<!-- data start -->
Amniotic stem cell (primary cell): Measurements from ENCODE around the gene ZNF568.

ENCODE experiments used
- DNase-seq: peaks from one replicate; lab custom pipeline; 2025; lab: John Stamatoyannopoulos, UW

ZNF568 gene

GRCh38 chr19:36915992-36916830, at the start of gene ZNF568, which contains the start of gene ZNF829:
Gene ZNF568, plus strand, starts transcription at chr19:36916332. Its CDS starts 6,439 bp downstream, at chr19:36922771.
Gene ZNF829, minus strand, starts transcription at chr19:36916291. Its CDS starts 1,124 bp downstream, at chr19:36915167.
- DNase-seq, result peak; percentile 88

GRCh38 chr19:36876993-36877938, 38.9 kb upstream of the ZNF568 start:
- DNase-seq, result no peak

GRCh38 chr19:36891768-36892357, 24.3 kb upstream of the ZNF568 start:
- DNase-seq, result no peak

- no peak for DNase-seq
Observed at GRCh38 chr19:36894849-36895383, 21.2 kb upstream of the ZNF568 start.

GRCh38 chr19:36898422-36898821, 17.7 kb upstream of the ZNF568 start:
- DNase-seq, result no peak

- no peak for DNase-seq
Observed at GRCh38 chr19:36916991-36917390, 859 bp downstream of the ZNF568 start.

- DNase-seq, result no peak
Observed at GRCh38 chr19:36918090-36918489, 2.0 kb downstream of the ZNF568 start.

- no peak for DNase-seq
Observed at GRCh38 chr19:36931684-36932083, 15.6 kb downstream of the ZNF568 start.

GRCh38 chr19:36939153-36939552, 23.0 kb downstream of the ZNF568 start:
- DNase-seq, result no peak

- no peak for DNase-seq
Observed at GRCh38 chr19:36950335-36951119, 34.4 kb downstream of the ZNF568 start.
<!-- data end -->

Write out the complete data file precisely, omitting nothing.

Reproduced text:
Amniotic stem cell (primary cell): Measurements from ENCODE around the gene ZNF568.

ENCODE experiments used
- DNase-seq: peaks from one replicate; lab custom pipeline; 2025; lab: John Stamatoyannopoulos, UW

ZNF568 gene

GRCh38 chr19:36915992-36916830, at the start of gene ZNF568, which contains the start of gene ZNF829:
Gene ZNF568, plus strand, starts transcription at chr19:36916332. Its CDS starts 6,439 bp downstream, at chr19:36922771.
Gene ZNF829, minus strand, starts transcription at chr19:36916291. Its CDS starts 1,124 bp downstream, at chr19:36915167.
- DNase-seq, result peak; percentile 88

GRCh38 chr19:36876993-36877938, 38.9 kb upstream of the ZNF568 start:
- DNase-seq, result no peak

GRCh38 chr19:36891768-36892357, 24.3 kb upstream of the ZNF568 start:
- DNase-seq, result no peak

- no peak for DNase-seq
Observed at GRCh38 chr19:36894849-36895383, 21.2 kb upstream of the ZNF568 start.

GRCh38 chr19:36898422-36898821, 17.7 kb upstream of the ZNF568 start:
- DNase-seq, result no peak

- no peak for DNase-seq
Observed at GRCh38 chr19:36916991-36917390, 859 bp downstream of the ZNF568 start.

- DNase-seq, result no peak
Observed at GRCh38 chr19:36918090-36918489, 2.0 kb downstream of the ZNF568 start.

- no peak for DNase-seq
Observed at GRCh38 chr19:36931684-36932083, 15.6 kb downstream of the ZNF568 start.

GRCh38 chr19:36939153-36939552, 23.0 kb downstream of the ZNF568 start:
- DNase-seq, result no peak

- no peak for DNase-seq
Observed at GRCh38 chr19:36950335-36951119, 34.4 kb downstream of the ZNF568 start.